- FRET-based drug screen detects kinases
Kinases switch cellular pathways on and off by phosphorylating cellular
components. They are ideal drug targets because drugs that target them can control
entire pathways. Although Förster resonance energy transfer (FRET) can easily
monitor kinase activity in single cells, it cannot easily measure entire compound
libraries. Researchers have solved that problem by developing a FRET-based high-throughput
drug screen that detects the activity of protein kinase A (PKA) and cyclic adenosine
monophosphate (cAMP), the latter of which activates PKA.
Scientists in Jin Zhang’s laboratory at
Johns Hopkins University School of Medicine in Baltimore engineered new FRET-based
reporters by integrating modified versions of yellow and cyan fluorescent proteins
with proteins that interact with PKA and cAMP.
Zhang said that they chose FRET because
it is noninvasive, sensitive and provides spatiotemporal resolution. She added that
they could genetically encode fluorescent proteins in the cells used in their screen,
which they could not do easily with fluorescent dyes. However, dyes tend to emit
light more intensely than fluorescent proteins and have a greater dynamic range,
so the researchers circularly mutated the Venus domains of the proteins to make
them brighter and to increase their signal amplitude.
This FRET-based drug screen monitors kinase activity. Each well of the plate contains
living mammalian cells expressing a kinase biosensor. A plate reader measures cyan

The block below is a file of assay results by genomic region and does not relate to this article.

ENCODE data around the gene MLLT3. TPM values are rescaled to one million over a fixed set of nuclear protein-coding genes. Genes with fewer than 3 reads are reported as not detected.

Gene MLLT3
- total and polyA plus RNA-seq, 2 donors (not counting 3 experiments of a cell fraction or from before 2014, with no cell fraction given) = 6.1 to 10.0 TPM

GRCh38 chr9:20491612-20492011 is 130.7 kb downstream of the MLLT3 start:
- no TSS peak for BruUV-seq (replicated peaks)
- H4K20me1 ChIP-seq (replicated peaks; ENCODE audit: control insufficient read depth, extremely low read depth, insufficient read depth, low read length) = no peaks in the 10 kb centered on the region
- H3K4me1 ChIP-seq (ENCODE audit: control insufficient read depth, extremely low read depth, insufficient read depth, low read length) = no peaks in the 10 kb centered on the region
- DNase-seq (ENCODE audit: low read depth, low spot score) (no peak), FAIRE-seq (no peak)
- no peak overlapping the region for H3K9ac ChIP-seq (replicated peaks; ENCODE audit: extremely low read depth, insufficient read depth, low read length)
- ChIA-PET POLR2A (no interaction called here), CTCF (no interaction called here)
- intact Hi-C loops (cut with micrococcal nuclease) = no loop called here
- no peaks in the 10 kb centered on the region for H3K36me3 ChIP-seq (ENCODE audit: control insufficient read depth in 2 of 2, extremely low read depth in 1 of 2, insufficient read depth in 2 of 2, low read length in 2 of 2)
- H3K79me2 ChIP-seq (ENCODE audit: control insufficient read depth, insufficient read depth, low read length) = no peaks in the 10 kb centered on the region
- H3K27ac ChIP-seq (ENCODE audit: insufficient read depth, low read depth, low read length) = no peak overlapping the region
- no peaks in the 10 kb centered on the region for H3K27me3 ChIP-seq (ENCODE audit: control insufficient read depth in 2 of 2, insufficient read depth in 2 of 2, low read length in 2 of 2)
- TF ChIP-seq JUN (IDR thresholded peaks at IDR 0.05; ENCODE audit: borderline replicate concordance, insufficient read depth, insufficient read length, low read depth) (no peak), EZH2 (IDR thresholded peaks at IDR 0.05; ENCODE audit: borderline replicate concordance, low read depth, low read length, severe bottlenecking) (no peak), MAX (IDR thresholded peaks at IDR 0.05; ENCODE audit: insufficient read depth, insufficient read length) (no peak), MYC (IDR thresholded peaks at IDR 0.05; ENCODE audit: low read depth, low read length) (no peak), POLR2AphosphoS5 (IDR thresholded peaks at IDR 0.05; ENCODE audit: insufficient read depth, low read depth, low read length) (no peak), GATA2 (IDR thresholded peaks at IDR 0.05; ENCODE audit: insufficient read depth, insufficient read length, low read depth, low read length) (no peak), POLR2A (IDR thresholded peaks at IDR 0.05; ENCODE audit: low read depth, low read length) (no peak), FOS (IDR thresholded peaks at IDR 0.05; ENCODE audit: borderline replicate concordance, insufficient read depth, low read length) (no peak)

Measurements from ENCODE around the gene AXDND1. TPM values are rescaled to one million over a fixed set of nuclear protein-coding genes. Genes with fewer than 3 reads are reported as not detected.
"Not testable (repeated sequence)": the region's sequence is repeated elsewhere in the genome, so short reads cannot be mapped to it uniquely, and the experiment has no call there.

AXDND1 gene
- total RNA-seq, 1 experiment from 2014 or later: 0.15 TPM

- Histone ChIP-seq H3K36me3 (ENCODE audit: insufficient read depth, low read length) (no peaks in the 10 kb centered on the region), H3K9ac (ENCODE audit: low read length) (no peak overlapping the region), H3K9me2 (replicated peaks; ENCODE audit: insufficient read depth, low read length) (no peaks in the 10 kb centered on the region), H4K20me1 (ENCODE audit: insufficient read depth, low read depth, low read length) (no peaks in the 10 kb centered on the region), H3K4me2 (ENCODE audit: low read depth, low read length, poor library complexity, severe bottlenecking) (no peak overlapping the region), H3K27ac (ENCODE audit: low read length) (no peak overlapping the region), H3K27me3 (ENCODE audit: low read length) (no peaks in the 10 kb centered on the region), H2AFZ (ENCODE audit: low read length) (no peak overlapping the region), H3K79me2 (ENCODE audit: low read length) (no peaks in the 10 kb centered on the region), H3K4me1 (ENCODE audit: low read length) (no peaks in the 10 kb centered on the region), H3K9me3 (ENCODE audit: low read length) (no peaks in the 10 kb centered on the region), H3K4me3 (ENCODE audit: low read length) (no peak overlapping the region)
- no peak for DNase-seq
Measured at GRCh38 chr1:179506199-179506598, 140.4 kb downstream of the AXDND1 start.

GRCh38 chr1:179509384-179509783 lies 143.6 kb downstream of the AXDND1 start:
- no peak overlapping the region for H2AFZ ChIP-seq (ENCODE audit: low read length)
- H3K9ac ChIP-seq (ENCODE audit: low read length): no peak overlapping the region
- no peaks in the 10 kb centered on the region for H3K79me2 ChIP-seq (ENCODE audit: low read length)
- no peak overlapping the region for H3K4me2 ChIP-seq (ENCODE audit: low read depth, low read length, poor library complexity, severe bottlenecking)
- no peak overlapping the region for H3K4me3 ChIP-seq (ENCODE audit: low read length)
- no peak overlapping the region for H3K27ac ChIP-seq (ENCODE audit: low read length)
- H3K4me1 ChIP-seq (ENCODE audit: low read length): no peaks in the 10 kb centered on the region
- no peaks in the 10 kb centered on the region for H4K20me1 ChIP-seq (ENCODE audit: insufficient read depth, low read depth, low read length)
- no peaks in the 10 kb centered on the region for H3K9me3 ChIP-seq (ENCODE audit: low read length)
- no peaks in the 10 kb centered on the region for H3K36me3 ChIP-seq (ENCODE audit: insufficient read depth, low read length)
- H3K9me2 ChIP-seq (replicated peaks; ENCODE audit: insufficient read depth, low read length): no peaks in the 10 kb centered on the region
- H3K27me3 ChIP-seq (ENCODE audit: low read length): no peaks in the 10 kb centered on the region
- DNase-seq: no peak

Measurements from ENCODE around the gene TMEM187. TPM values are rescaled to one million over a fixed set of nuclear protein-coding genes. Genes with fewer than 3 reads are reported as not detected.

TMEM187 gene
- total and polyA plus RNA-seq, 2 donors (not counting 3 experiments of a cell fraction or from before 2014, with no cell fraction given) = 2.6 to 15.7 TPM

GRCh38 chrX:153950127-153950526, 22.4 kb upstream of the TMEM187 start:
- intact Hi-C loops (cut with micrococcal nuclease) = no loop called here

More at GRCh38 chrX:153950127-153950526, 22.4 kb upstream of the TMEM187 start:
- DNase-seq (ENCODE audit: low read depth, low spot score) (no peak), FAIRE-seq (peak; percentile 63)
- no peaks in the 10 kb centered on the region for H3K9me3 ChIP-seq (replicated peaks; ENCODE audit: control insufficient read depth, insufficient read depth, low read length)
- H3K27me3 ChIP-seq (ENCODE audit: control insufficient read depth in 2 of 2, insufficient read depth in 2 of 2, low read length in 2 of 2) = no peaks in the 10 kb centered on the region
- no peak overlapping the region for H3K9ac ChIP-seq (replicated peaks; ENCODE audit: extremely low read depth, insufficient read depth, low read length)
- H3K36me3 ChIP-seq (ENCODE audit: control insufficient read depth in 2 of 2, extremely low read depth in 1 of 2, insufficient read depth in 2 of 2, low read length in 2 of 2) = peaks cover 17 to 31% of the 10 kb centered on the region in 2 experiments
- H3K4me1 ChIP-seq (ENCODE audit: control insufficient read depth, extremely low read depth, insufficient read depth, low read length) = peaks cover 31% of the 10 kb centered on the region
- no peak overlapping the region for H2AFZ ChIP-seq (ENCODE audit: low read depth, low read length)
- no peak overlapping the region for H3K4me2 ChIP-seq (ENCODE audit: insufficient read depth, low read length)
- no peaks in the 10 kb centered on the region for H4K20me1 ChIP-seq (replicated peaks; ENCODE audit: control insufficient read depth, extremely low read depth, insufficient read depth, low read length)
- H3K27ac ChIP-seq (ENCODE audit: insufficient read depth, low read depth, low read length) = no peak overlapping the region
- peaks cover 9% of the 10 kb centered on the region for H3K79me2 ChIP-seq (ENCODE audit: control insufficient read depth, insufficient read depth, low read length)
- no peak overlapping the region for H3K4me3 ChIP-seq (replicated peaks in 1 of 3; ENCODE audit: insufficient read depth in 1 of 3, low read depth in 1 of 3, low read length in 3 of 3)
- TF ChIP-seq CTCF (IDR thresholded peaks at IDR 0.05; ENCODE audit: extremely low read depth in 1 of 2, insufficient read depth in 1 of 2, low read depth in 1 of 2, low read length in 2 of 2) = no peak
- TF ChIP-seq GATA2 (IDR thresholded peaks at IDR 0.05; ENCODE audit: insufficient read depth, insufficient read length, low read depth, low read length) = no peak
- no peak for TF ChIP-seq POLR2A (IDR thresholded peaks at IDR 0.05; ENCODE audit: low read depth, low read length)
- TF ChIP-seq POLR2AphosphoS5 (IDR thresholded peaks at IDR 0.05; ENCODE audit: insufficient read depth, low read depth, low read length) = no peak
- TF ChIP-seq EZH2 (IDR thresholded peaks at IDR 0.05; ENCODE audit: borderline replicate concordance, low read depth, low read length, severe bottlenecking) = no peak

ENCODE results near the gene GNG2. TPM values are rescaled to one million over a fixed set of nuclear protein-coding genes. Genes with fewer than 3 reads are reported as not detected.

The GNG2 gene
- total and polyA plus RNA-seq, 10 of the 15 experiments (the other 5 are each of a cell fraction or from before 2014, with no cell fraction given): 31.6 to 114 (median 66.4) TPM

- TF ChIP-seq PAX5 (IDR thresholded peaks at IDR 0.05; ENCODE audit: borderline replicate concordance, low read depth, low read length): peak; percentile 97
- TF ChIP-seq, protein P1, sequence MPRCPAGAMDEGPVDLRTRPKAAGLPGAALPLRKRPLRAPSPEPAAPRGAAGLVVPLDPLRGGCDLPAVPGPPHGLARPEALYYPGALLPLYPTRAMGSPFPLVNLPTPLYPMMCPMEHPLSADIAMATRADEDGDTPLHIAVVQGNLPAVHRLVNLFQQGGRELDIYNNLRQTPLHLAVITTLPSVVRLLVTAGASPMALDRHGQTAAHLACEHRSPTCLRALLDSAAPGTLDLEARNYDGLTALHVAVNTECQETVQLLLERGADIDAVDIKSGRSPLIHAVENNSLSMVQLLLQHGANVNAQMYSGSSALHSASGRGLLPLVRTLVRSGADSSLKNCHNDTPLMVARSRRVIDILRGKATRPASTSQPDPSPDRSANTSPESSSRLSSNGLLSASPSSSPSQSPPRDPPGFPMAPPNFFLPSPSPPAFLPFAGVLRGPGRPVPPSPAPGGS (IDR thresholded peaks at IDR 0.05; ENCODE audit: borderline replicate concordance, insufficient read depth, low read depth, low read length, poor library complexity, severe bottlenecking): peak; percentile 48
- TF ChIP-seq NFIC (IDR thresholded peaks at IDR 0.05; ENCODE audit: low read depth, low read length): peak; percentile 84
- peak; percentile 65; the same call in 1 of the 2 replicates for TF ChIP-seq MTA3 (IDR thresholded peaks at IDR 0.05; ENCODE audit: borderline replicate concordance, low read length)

and yellow fluorescence, and a computer calculates the emission ratios, resulting
in a graph showing responses generated by individual compounds.
When performing FRET assays with the
reporters, the fluorescence measurements lasted 64 to 92 seconds. Zhang said that
her group is attempting to hasten the process by devising a method to simultaneously
detect both fluorophores.
The researchers next modified the PKA
indicator with a nuclear export signal because kinase activities often are compartmentalized.
They saw an expected difference in kinetics due to the exclusively cytosolic location
of the reporter. Zhang said that they have developed a version of the reporter with
a nuclear localization signal, and they are currently testing it.
They found that the PKA indicator exhibited
high sensitivity and low variability, but that the cAMP reporter initially showed
only acceptable levels of sensitivity and variability. However, they improved results
for the latter indicator by stably transfecting the cells with the construct.
They validated their assay on a 160-drug
library of FDA-approved drugs and clinically relevant compounds, including lidocaine,
coumarin, aspirin and testosterone. All known agonists and antagonists produced
positive hits, and most drugs showed no effect. The researchers said that these
results prove the accuracy of their screen.
However, a few drugs confounded the
results because of their toxicity or colorimetric properties. In addition, bilirubin
unexpectedly inhibited cAMP. Although the researchers added a high concentration
of bilirubin, they suggested that their results could indicate a new mechanism of
Before looking at interesting hits
individually, the researchers plan on continuing to test the rest of the compounds
in the library, which number more than 3000.
ACS Chemical Biology, July 26, 2006, pp. 371-376.
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